Port Quin facts for kids
Quick facts for kidsPort Quin
|OS grid reference|
|Sovereign state||United Kingdom|
|Post town||PORT ISAAC|
|Police||Devon and Cornwall|
|EU Parliament||South West England|
Facing the Atlantic Ocean, the narrow rocky inlet of Port Quin provides a naturally sheltered harbour for sea-going vessels. The cove gives its name to Port Quin Bay, a 2.5 mi (4.0 km) stretch of coast that extends from Kellan Head to The Rumps.
The name of the village is believed to come from the Cornish words "Porth" (harbour) and "gwynn" (white). Its earliest mention is when Laurence de Porquin took his name from the village in 1327.
During the medieval period, boats from Port Quin often sailed to Wales trading coal, manure, antimony, lead and building ashlar. The cove was from where granite from Lundy Island - used to build the tower of the parish church at St Endellion - was unloaded. The local economy was based primarily upon the pilchard season that operated from August to December. Fresh catches were placed in several large drying sheds in the village before being transported for sale. Farming and small tin mines were also important sources of revenue.
The size of the remaining fish cellars indicates that Port Quin was once a prosperous village. But by 1841 it was entering decline, a census recorded it had a population of 94 people and 23 houses. The community was slowly moving to neighbouring villages because of poor pilchard and herring seasons and the closure of local mines. Many emigrated (via Padstow) to Canada. As Port Quin dwindled to the size of a hamlet, its demise gave rise to the local legend of disaster at sea. There are several variations on the legend, each focussing on the men being drowned at sea. One version states that one Sunday - breaking the Sabbath - all the men of village put to sea but were lost in a great storm that destroyed the entire fishing fleet. A different source describes how all of the men were out in a single fishing vessel but omits the storm.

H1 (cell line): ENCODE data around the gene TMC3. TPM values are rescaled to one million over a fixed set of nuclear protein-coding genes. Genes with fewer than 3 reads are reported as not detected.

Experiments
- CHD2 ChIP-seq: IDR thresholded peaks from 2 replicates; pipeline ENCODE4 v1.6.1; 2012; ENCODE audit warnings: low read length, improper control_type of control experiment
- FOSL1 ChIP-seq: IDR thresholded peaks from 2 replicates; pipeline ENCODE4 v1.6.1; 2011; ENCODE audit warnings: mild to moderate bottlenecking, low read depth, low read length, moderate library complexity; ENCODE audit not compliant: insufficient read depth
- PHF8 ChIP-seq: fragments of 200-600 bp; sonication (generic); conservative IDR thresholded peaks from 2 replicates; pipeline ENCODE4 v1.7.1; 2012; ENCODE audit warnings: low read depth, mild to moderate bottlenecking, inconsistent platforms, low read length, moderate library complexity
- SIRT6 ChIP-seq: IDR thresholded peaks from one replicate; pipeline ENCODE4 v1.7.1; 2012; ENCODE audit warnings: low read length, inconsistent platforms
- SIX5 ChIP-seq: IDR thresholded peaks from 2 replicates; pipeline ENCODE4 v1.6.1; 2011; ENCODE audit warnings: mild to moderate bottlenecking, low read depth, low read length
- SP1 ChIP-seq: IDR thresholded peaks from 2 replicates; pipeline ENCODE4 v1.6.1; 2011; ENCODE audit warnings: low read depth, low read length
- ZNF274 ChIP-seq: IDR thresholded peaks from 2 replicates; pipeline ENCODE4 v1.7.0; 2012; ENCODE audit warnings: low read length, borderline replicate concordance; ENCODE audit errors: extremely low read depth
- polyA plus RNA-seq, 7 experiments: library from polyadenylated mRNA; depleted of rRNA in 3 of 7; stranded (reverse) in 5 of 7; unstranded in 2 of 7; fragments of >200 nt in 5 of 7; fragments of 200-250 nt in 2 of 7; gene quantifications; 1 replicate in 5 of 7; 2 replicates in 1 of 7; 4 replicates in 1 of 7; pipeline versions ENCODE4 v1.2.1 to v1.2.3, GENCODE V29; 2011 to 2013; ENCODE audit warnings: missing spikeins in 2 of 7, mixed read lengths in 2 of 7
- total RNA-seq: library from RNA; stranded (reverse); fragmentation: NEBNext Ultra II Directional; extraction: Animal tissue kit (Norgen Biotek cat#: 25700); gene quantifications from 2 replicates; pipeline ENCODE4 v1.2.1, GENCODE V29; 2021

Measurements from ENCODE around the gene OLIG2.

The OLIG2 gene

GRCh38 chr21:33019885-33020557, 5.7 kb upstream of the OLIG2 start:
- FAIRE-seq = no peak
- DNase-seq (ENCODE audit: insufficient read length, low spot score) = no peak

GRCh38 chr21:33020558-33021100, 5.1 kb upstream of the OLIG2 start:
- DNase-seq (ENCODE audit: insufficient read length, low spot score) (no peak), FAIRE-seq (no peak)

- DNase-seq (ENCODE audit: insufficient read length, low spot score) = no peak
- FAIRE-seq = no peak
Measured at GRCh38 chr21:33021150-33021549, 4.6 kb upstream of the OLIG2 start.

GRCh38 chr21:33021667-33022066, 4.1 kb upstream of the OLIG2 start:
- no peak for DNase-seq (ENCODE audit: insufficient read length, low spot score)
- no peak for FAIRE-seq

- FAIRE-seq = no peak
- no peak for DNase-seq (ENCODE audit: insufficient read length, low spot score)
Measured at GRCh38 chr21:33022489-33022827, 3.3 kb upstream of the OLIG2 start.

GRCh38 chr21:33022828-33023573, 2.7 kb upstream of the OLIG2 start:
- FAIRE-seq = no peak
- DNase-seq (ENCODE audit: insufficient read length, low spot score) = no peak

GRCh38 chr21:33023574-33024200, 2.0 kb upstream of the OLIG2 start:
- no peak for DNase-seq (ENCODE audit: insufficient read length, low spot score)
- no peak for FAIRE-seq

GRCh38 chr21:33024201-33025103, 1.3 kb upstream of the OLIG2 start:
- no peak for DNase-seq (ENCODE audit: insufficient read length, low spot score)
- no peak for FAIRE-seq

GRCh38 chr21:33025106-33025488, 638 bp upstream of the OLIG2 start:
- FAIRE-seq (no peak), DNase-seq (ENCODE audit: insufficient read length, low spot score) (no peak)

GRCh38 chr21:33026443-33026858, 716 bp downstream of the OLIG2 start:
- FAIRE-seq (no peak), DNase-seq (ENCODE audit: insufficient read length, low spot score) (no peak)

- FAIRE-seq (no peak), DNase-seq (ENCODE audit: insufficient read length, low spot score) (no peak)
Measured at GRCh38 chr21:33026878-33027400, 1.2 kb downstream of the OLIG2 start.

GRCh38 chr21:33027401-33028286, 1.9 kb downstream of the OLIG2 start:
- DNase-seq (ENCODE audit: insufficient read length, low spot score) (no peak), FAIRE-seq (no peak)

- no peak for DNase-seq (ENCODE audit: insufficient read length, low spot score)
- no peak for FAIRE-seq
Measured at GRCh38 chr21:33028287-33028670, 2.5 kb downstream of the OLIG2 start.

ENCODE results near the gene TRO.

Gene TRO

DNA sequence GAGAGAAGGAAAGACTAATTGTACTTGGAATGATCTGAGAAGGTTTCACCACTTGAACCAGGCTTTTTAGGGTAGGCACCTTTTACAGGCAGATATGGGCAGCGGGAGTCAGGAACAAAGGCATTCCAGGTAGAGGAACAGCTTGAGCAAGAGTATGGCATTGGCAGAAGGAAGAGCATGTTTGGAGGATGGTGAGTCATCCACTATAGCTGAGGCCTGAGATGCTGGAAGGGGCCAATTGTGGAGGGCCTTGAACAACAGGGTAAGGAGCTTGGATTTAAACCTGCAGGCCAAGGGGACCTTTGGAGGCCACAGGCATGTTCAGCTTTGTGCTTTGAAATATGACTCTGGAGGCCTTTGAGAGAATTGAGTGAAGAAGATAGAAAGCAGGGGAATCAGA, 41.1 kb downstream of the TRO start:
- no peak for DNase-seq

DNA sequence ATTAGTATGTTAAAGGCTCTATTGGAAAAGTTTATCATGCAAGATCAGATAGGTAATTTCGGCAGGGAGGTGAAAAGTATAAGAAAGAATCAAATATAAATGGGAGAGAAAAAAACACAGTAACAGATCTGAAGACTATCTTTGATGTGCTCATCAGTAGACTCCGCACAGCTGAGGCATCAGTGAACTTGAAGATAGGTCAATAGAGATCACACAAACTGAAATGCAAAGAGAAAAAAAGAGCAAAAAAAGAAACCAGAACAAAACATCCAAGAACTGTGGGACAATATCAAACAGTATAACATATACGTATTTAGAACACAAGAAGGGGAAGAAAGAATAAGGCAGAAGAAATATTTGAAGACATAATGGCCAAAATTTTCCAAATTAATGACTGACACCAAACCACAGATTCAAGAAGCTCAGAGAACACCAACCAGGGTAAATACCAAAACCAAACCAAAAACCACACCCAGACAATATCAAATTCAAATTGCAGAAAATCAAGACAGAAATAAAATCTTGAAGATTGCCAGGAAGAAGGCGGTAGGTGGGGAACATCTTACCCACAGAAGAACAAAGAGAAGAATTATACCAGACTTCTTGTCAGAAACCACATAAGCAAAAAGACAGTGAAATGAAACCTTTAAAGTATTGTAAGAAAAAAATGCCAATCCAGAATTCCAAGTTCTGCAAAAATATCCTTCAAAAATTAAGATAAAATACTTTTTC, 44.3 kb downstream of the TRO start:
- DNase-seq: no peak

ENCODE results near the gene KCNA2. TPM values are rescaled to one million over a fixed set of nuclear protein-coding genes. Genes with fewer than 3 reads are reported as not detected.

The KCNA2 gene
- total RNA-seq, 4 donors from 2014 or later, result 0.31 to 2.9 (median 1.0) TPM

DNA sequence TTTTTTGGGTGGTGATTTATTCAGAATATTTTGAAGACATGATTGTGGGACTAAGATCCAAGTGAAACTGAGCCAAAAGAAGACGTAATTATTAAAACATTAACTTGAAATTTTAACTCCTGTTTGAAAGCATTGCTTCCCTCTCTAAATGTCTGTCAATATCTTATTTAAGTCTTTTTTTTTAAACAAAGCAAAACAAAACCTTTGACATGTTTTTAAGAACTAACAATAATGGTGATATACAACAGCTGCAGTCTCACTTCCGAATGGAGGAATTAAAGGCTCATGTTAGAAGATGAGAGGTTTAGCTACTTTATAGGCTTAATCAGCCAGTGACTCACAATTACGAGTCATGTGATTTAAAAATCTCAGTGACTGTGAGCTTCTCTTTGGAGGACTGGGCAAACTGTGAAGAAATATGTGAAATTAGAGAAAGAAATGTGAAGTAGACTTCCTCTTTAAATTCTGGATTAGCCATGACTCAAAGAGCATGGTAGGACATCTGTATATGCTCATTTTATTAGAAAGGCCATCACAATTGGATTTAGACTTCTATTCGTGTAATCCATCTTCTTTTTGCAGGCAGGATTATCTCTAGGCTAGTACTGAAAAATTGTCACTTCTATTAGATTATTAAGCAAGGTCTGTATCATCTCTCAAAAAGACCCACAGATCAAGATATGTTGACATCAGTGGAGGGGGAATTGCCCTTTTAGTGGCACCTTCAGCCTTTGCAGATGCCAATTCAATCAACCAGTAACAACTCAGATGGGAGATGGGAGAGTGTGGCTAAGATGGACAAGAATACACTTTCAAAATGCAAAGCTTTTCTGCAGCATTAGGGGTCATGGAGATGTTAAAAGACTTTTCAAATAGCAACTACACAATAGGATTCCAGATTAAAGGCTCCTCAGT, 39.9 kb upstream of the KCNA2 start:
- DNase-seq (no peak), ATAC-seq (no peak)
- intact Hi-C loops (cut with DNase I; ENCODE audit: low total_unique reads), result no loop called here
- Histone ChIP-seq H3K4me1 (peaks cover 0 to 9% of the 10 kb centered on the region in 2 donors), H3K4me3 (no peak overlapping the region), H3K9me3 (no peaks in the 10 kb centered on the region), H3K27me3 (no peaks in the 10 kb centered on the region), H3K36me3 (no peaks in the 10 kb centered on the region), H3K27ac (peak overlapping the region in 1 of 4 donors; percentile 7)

In February 1700 the East Indian ship Thornton was wrecked at Port Quin.
In the 1841 census there were 23 households reported as living in Port Quin.
There are two old mines in the immediate area around Port Quin. Port Quin Mine worked a small lode of Antimony with an adit about 400m upstream from the beach, and two shafts further up the slope. Gilson's Cove Mine was located on the cliff tops beyond Doyden and worked a lode producing lead ore, the far end of which can be seen in the cliffs at Reedy Cliff north east of Port Quin.
The harbour is surrounded by 3 local farms Roscarrock, Trevigo and Scarrabine all run by local families. some of Port Quin and a few small fields around the hamlet are owned by the National Trust for Places of Historic Interest or Natural Beauty; the Trust rents out several of the stone cottages as self-catering holiday accommodation. The South West Coast Path closely follows the coastline of the inlet. Port Quin is popular with walkers and kayakers and there is a small car park, which during the Summer season has a small mobile vintage Cafe, on the lane which leads from Port Quin to the village of Trelights. There is a sea kayaking company based in the harbour called Cornish Coast adventures that runs tours between Easter and October and explores the old Antimony mines and the local coastline.
Various locations around Port Quin were used in the 1970s by the BBC for filming an adaptation of Winston Graham's Poldark novels. Quin House in Port Quin was used in the first series and Doyden Folly was portrayed as a gatehouse. Roscarrock and its environs were also widely used. In the following decade another adaptaion of a classic novel based in Cornwall, Jamaica Inn, also included filming at Doyden Folly.
In 2011 Doyden Castle was used as "Pentire Castle" in the ITV series Doc Martin.
Port Quin Facts for Kids. Kiddle Encyclopedia.